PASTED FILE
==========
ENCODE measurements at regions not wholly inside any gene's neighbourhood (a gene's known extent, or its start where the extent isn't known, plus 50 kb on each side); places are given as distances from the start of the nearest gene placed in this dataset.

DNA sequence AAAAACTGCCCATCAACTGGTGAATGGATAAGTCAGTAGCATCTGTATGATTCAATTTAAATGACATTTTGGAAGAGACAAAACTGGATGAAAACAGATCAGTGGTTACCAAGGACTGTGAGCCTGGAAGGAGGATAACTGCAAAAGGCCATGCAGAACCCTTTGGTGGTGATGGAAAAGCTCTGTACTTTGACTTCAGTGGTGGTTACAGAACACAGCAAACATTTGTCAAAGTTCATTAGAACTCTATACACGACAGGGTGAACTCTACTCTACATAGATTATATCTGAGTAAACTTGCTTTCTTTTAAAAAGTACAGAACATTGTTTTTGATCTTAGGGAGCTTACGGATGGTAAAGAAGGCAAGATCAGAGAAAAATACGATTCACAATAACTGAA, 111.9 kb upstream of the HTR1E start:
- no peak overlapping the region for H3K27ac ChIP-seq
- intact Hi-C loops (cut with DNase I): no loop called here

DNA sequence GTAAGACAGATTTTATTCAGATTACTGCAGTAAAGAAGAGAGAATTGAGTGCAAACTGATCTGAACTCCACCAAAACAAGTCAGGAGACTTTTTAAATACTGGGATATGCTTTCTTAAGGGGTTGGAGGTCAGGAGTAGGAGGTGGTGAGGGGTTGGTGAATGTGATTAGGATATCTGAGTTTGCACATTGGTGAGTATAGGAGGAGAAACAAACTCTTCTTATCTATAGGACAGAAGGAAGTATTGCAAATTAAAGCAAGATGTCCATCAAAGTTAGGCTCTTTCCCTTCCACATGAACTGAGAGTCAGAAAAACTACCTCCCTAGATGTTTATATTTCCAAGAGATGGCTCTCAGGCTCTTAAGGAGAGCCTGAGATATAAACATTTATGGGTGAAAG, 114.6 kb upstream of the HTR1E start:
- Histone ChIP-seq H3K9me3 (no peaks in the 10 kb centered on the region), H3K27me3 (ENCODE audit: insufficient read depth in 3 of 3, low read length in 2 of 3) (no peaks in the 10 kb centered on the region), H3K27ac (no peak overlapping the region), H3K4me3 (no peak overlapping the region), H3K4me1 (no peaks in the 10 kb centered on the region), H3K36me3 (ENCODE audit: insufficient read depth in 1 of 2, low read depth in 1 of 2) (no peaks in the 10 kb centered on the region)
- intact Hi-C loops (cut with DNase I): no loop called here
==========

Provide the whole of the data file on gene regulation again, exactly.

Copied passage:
ENCODE measurements at regions not wholly inside any gene's neighbourhood (a gene's known extent, or its start where the extent isn't known, plus 50 kb on each side); places are given as distances from the start of the nearest gene placed in this dataset.

DNA sequence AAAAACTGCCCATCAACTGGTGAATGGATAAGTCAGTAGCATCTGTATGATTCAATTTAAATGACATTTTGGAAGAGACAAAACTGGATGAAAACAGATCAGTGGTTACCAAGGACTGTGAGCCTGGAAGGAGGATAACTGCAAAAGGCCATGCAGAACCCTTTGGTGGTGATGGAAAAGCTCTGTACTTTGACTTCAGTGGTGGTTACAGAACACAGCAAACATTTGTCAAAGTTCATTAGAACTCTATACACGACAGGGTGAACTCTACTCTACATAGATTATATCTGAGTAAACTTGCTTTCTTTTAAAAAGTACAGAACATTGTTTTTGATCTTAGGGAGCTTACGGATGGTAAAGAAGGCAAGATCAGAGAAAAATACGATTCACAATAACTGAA, 111.9 kb upstream of the HTR1E start:
- no peak overlapping the region for H3K27ac ChIP-seq
- intact Hi-C loops (cut with DNase I): no loop called here

DNA sequence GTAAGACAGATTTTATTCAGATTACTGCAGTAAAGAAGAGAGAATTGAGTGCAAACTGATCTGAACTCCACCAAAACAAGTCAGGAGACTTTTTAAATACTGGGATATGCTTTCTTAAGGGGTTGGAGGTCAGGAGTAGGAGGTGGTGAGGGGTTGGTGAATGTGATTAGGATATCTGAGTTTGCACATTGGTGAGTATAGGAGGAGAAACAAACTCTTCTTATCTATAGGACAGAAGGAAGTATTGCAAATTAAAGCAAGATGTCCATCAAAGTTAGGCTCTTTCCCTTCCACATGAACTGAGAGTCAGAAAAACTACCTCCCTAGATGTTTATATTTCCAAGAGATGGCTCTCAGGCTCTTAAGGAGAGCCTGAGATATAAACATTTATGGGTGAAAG, 114.6 kb upstream of the HTR1E start:
- Histone ChIP-seq H3K9me3 (no peaks in the 10 kb centered on the region), H3K27me3 (ENCODE audit: insufficient read depth in 3 of 3, low read length in 2 of 3) (no peaks in the 10 kb centered on the region), H3K27ac (no peak overlapping the region), H3K4me3 (no peak overlapping the region), H3K4me1 (no peaks in the 10 kb centered on the region), H3K36me3 (ENCODE audit: insufficient read depth in 1 of 2, low read depth in 1 of 2) (no peaks in the 10 kb centered on the region)
- intact Hi-C loops (cut with DNase I): no loop called here